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Breathalyzer Device Tells You When Your Workout Is Burning Fat

Breathalyzer Device Tells You When Your Workout Is Burning Fat

THURSDAY, July 25 (HealthDay News) -- A new, portable breathalyzer that pairs with a smartphone and Bluetooth can measure how well you're burning body fat and help you gauge the success of your diet and exercise program, according to a new report from Japan.

At this point, the device is only a prototype. It's pocket-sized, about 4 inches long, and weighs about 4.5 ounces. It operates on two AA batteries.

The device measures acetone, a metabolite produced from fat burning. When you burn fat, acetone levels rise in the blood, but are also exhaled. The new device is as reliable as a "gold standard" test (such as gas chromatography) to measure acetone, according to Satoshi Hiyama, senior research engineer at NTT Docomo, a Japanese mobile communications company.

"We found that the concentrations of breath acetone obtained from our prototype and from conventional gas chromatography have a strong correlation throughout our experiments," Hiyama said.

The researchers tested the device in 17 healthy men and women, reporting their findings online July 25 in the Journal of Breath Research.

"Enabling users to monitor the state of fat burning could play a pivotal role in daily diet management," Hiyama said in a journal news release.

To operate the device, the user blows into it and the acetone concentration levels are calculated and sent via Bluetooth or cable to an Android-based smartphone. It takes about 10 seconds.

For the study, after people blew into the breathalyzer, they also blew into a special collection bag that was measured with the conventional chromatography method.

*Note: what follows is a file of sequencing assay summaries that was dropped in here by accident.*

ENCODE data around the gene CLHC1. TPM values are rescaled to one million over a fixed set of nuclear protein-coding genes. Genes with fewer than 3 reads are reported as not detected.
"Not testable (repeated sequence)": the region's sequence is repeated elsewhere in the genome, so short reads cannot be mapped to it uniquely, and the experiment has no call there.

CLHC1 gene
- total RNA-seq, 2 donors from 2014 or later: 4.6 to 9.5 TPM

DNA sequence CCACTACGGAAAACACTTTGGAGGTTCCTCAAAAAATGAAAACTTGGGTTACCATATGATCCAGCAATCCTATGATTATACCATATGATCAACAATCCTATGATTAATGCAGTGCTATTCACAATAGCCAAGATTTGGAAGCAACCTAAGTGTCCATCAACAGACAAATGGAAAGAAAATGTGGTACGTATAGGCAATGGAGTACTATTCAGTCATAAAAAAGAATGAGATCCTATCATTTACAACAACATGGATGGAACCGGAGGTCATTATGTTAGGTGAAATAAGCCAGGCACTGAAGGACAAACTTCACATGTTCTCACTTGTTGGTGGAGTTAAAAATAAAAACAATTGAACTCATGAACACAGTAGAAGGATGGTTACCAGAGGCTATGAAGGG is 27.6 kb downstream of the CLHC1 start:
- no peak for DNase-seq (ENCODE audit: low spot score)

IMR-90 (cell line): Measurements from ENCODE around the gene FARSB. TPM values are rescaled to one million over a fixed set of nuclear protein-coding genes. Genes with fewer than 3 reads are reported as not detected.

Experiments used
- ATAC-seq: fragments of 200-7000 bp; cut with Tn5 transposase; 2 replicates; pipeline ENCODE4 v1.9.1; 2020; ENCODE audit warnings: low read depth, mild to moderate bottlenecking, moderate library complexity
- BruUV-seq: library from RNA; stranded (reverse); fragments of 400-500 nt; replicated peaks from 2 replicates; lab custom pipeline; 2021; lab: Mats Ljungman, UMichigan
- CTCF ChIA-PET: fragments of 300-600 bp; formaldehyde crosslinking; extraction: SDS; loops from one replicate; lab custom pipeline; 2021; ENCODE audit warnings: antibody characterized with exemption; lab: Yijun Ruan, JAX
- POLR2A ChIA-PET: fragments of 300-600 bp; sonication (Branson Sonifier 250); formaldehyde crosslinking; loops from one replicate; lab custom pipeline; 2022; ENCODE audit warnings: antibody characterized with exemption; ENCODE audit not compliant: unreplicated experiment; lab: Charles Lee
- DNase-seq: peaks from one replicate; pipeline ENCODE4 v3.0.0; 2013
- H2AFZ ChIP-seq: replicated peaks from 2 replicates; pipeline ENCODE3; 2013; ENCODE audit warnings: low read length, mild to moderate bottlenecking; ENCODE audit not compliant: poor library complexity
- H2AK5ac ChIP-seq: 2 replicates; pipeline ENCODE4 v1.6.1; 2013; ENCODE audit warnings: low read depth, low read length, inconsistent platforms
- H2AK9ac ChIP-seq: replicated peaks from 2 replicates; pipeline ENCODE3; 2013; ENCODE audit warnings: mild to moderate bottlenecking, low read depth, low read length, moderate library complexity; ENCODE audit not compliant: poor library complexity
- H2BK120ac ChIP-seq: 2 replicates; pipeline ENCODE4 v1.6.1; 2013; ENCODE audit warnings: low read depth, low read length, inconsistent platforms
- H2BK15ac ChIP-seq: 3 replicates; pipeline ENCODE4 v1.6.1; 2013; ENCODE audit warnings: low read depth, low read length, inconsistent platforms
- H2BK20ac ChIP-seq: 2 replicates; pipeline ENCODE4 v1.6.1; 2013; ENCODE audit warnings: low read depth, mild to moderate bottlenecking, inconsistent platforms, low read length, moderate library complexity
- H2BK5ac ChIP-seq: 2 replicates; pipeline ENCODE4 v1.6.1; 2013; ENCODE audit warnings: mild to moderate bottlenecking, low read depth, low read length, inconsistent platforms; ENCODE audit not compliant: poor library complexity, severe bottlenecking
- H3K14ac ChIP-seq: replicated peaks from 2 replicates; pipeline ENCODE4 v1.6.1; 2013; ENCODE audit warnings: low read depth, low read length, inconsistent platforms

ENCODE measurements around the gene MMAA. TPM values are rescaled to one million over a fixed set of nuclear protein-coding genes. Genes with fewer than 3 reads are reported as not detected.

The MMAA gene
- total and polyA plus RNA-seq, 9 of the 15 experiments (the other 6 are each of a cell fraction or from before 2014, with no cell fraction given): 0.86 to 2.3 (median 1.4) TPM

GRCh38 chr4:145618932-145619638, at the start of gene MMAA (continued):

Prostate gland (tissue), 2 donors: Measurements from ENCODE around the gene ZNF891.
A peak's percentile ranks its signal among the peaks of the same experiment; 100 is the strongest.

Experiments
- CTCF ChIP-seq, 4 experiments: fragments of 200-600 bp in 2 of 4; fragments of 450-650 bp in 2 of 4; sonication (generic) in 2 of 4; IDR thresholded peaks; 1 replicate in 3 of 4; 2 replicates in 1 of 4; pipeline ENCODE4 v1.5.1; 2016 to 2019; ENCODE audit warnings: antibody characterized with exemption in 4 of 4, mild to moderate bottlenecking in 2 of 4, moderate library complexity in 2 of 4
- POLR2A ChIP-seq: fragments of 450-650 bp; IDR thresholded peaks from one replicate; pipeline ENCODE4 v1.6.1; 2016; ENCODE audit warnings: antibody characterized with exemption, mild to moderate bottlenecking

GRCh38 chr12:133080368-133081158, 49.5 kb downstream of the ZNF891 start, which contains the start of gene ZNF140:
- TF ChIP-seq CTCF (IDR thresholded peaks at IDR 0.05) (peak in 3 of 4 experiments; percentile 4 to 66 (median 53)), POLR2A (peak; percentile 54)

Hiyama and his team had assigned the participants to one of three groups for the 14-day study. All were overweight by Japanese standards. (Body mass index thresholds in Asian populations are similar but not identical to U.S. standards, for example.)

One group carried on with their normal routine, with no instructions to exercise or restrict calories.

A second group was required to take part in jogging or fast walking from one half-hour to an hour a day. The third group did the same exercise routine but also was instructed to restrict calories.

Each day before breakfast, the men and women used a bath scale to weigh themselves and measure body fat, then used the breathalyzer.

Those in the first two groups did not lose substantial amounts of weight -- their breath acetone levels were constant. The researchers suggested that the exercise-only group members, allowed to set their own pace, weren't working hard enough.

Those in the third group who followed instructions lost substantial amounts of fat and their breath acetone levels rose.

The researchers speculate that the device might also be used in the prevention and treatment of diabetes. When diabetes is out of control, acetone breath levels rise.

Hiyama could not say what the device might cost or how soon it could be on the market.

"I think it's an interesting device," said Larry Birnbaum, a professor and chair of exercise physiology at the College of St. Scholastica, in Duluth, Minn., who reviewed the findings and has researched fat burning. He pointed out some limitations, including the small study size of 17 people.

One strength of the study, he said, is that the device results were compared with those of a "gold standard" test. "They did compare their device with gas chromatography and reported a strong correlation," he noted.

"That is good," Birnbaum explained. But he added that validity would be enhanced if independent researchers repeated that comparison. The device also needs to be tested on a larger number of people with varying levels of acetone in their blood and breath, he said.

In the future, Birnbaum said, if the device research bears out, it could provide people an additional piece of information. "It might help people stick with a diet; it might help them modify their diet."

More information

For more about weight loss and fat burning, visit the American Council on Exercise.

SOURCES: Larry Birnbaum, Ph.D., professor and chair of exercise physiology, College of St. Scholastica, Duluth, Minn.; Satoshi Hiyama, Ph.D., senior research engineer, Research Laboratories, NTT Docomo, Inc., Yokosuka, Japan; July 25, 2013, Journal of Breath Research, online

 
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